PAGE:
8 Gone is the Witch

Free 8 Gone is the Witch by Dana E. Donovan

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Authors: Dana E. Donovan
too. One size fits all. I hope. Now hurry. Dr. Lowell’s trail is getting colder by the minute.”
    “ So, where do we start?” asked Tony, fidgeting with his robe to figure out where the arms go.
    I handed the bolo to Carlos and waited for Tony to free his arm s before giving him the bayonet. “We need to learn more about this place. Rub elbows with the locals. Ask questions. Find out what we can about Dr. Lowell.”
    “ Where do you suggest we start?”
    “Where else ?” I pointed across the street. “The local pub, where everyone knows your name.”
    “ Wait a sec.” Carlos shredded the hood off his robe and pitched it into the gutter. “Okay.”
    “Why`d you do that?” I asked.
    “Too greasy.”
    “Oh. You good now?”
    “I`m good.”
    “`Kay. Let’s go check it out.”
    A tattered tin sign hanging out front of a two-story wooden structure creaked on rusty hooks as it swayed in a nonexistent breeze. Hell’s Tavern.
    We walked in through saloon styled doors onto sawdust-covered floorboards. The bar sat opposite, stretched along a mirrored wall. A half-dozen tables filled the room, each with a single kerosene lamp and four chairs spaced equally around them. Except for a few stragglers at one table and a couple of cowboy types sitting at the end of the bar, the place appeared deserted.
    Carlos, having walked in ahead of us, held the procession up just inside the doorway. “Looks like something out of the old west,” he muttered.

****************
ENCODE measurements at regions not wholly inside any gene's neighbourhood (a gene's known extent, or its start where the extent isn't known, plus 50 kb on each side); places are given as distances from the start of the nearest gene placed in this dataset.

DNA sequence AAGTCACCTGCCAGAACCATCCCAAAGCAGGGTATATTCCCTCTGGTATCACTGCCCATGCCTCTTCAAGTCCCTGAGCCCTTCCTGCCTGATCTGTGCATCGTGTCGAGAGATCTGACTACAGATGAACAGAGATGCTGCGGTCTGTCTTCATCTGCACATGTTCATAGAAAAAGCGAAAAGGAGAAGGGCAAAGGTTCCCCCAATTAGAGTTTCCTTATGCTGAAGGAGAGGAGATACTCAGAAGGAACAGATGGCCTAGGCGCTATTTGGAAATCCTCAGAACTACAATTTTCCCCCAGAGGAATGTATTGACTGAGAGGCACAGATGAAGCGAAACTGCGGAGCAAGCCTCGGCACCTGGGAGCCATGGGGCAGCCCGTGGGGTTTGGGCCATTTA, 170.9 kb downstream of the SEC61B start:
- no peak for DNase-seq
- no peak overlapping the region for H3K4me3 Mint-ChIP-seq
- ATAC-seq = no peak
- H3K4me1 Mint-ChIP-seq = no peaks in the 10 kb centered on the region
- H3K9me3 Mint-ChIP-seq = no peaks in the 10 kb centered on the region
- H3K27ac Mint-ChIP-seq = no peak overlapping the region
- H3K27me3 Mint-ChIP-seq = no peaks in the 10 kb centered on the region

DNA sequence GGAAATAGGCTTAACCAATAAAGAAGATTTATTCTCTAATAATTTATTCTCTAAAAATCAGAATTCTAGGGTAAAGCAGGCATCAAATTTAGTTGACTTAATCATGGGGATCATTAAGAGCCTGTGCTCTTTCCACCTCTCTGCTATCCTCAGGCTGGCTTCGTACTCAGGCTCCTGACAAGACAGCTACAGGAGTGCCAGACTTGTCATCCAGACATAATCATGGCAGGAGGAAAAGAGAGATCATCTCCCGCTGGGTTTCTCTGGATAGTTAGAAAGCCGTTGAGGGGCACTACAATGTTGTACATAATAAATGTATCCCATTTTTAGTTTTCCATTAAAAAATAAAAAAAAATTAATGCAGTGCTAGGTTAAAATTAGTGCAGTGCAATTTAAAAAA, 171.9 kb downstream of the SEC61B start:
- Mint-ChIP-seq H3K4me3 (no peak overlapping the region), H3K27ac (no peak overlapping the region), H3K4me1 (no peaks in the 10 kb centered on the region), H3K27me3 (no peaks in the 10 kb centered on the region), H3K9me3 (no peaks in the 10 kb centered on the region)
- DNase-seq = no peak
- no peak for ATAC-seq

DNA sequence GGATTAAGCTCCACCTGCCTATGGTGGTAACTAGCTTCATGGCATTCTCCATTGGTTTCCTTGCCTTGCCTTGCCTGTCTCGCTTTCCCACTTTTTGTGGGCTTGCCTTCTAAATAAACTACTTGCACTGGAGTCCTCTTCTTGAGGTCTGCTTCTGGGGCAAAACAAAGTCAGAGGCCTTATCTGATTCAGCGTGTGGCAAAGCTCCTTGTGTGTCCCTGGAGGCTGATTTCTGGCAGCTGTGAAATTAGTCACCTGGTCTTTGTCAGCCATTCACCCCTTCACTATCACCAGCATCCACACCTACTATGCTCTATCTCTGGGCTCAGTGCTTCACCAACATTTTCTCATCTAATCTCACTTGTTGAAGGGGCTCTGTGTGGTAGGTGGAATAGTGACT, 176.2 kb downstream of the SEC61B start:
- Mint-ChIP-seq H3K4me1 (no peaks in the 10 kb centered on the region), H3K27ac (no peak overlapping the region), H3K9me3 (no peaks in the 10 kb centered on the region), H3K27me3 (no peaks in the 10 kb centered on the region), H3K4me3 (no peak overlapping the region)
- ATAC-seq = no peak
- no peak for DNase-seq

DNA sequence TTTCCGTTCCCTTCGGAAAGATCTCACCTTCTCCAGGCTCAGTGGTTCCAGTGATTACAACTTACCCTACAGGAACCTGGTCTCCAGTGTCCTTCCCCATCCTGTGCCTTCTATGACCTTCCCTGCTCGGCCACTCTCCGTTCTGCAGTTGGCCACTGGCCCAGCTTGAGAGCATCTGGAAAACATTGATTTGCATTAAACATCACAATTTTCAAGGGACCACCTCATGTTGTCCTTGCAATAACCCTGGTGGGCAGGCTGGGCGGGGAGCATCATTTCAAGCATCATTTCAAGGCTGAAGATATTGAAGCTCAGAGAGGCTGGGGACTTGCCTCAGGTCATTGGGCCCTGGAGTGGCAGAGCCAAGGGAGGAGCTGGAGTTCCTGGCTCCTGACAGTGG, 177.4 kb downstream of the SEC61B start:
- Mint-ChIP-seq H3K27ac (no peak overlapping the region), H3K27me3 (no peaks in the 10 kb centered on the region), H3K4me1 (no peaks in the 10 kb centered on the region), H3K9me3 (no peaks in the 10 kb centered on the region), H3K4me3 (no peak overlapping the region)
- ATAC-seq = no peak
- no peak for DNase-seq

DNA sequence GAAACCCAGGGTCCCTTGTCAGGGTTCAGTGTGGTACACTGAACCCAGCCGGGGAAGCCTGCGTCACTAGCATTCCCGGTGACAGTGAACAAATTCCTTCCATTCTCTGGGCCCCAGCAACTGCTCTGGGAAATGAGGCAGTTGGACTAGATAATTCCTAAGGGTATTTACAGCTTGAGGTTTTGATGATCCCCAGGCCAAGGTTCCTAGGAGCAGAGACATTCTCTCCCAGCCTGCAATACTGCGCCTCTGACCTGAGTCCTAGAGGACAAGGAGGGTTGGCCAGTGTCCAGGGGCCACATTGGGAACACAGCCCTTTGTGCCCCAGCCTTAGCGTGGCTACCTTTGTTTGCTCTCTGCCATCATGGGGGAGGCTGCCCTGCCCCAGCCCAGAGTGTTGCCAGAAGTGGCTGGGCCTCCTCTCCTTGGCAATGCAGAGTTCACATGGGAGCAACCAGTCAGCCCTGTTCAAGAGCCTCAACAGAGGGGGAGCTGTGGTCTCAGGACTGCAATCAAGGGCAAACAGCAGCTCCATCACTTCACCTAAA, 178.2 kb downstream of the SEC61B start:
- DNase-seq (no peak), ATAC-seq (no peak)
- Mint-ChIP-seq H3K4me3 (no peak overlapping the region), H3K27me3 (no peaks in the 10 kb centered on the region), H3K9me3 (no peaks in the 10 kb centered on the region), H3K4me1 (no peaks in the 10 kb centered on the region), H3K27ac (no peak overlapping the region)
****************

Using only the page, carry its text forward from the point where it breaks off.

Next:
“ Anything wrong?” Tony asked.
    He shook his head. “Just a feeling. This place ain’t right.”
    “This place is electric,” I said.
    “What do you mean?”
    “I don’t know. It’s weird. This room is a hotbed of energy. I can feel it.”
    “Aye,” said Ursula. “`Tis a strong force indeed.”
    Carlos suggested we not enter. “It’ll serve us no purpose .”
    “ Maybe not, but it’ll serve us drinks.” I pushed past him and bellied up to the bar. “Barkeep.” I love saying that. “Barkeep, give me a beer.”
    A burly-looking tree stump of a man came over and wiped the bar down in front of us. “Name’s Tiny,” he said. “Not barkeep.”
    “Okay, Tiny. I’ll have a beer.”
    “Beer?” I could hear the amusement in his voice. “We don’t serve beer here.”
    “Y ou don’t?” I supposed he could hear the surprise in mine. “Why not? It’s a bar, ain’t it?”
    “ Sure.”
    “Well,” he said sarcastically, “we don’t serve beer because there ain’t no hops or barley to make beer. No hops, barley, grain, yeast or any other of them things that go into beer. And because you’re all new here, I’ll tell you something else.”
    “ What?”
    “There ain’t nothing anywhere resembling food or food stuff on this entire sphere. You want to know why?”
    “I do,” said Carlos .
    Tiny gave him a stern look, but gave it up after deciding Carlos meant it. “Because no one ever eats or drinks. That’s why. Don’t need no farms growing no food if no one’s gonna eat it.”
    “But you run a bar,” I said. “Sur ely you must serve something.”
    “I do.”
    He cracked his lips and hatched a crooked smile. “Ain’t but two things worth serving round here. Gunji and punjab.”
    Carlos laughed. “Sounds like a couple of Bollywood movie stars.”
    “You mean Hollywood, don’t you?”
    “No . Bollywood. It’s the Indian version of Hollywood.”
    “ Indian? Like Tonto?”
    “No like…. Say, how long have you been dead?”
    “Dead? I ain’t––”
    “Gunji!” I said. “What ’s that?”
    T iny stole a glimpse over his shoulder, perhaps making sure no one was playing a practical joke on him. “Man, you are new. Did you just drop in this afternoon?”
    “Yes,” Tony answered. “We did. So if you wouldn’t mind, humor us.”
    He reached below the bar and produced a bottle filled with a putrid-looking slime the color of algae. “This,” he said, “is gunji, nectar of the Gods.”
    “Looks awful,”

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